by Dov Kornits

Angelica Cristina Dio’s independently made Blak Douglas vs. The Commonwealth arrives at an auspicious time, NAIDOC Week, documenting its Archibald winning subject, Blak Douglas’ tracing of his grandmother’s story as he prepares a show at the National Gallery of Australia.

“We’ve always been birds of a feather; I definitely consider her a ‘sister’,” answers Blak Douglas aka Adam Hill, when we catch him on the hop and ask whether he had any issues with filmmaker Angelica Cristina Dio making a film about him, but being non-Indigenous. He goes on to correct us, of course; Dio is South American Indigenous.

“I’d had a couple of docos previously made that got considerable airtime on NITV and SBS,” he continues about the origins of the documentary. “A string of filmmakers all of sudden came to the surface offering their expertise on something I might have to offer. Cristina and I mutually knew musician Declan Kelly. She was helping him produce a documentary and my name came up to do some design work for him. I guess we Shazam-ed in that sense,” Blak says in his unique blend of authenticity and pop culture, something that is also evident in his art practice.

“I don’t think Adam ever raised concerns about my South American ancestry or identity,” says Dio. “There was just acceptance of who I am and where I come from. We were focused on making a film together – in mutual trust and respect. The experience was uplifting and deeply educational.

We did the shoot quite a few years ago, and I can’t recall there being much planning around it. It developed quite organically. Blak Douglas is certainly not a person you need to direct or prompt. He is a force of nature, so we just needed to make sure we were recording. We really left it up to him to share what he wanted, whenever it felt like a good time for him. He’s got an instinct around storytelling on camera. We did ask some questions and had really interesting conversations – which you see parts of in the documentary. Watching the film, you can get a sense of what it was like just being present in the studio with him for that time.”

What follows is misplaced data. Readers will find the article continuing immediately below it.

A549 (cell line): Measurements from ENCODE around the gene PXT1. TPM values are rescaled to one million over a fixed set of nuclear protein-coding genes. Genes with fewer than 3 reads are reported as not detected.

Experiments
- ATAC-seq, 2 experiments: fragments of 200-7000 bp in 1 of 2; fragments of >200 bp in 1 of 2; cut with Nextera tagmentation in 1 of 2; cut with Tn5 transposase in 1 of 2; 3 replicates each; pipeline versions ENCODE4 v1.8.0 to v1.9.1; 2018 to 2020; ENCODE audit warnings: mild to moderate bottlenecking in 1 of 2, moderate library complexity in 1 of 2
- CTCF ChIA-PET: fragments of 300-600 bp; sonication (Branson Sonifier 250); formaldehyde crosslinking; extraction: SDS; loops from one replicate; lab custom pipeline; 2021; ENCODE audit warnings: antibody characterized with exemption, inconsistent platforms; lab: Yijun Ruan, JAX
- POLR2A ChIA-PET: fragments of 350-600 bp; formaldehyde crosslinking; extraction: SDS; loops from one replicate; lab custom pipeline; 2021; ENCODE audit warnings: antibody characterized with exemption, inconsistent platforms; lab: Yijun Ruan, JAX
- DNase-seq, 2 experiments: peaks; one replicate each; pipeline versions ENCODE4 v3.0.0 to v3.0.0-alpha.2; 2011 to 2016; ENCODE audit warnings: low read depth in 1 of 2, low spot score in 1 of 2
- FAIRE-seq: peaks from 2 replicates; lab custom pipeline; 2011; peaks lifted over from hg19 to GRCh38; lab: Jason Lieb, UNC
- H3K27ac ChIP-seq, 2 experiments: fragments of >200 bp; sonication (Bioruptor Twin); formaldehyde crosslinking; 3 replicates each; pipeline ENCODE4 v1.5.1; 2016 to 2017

The result focuses on capturing the artist in his Redfern studio, working on an upcoming show (pre-Archibald – which coincidentally hangs proudly in the Art Gallery of NSW today), which explores his Indigenous grandmother and the world that she must have lived in, before visiting the Cootamundra Girls Home where she spent her young years and then onto the National Gallery to reveal the art that her story has inspired.

“There was no budget, no funding, we were not eligible for any grants, were not bound by any broadcasters, so we had the freedom to make the film we wanted to make,” says Dio about making the film feature length. “It was truly independent filmmaking, a collaboration between Blak Douglas, myself and Rowan du Boisee [DOP and producer]. Each of us brought our creative and technical skills to the project and we went from there. We pulled our own funds together to pay for post, and the wonderful folks at ColorMaker Industries came on board with some funds at the last minute to help us pay for the colour grade.

“For me, the importance and depth of the story deserved the longer format. When editing, I made sure there was space and time for Adam’s words to sink in, so that the audience has time to process and reflect on what he is saying in the moment.

“I hope the film can find its way to a large mainstream audience. I know it might be tough truth for some audiences but with Blak Douglas, his sense of irony and candour gives viewers a way in, to connect with him, through his art and storytelling.”

Blak Douglas vs The Commonwealth is screening at Revelation Perth International Film Festival on 13 July, tix here; at National Gallery of Australia, Canberra on 13 July, tix here; as the Opening Night at the Melbourne Documentary Film Festival on 17 July, tix here; and at the Darwin Festival on 20 August, tix here.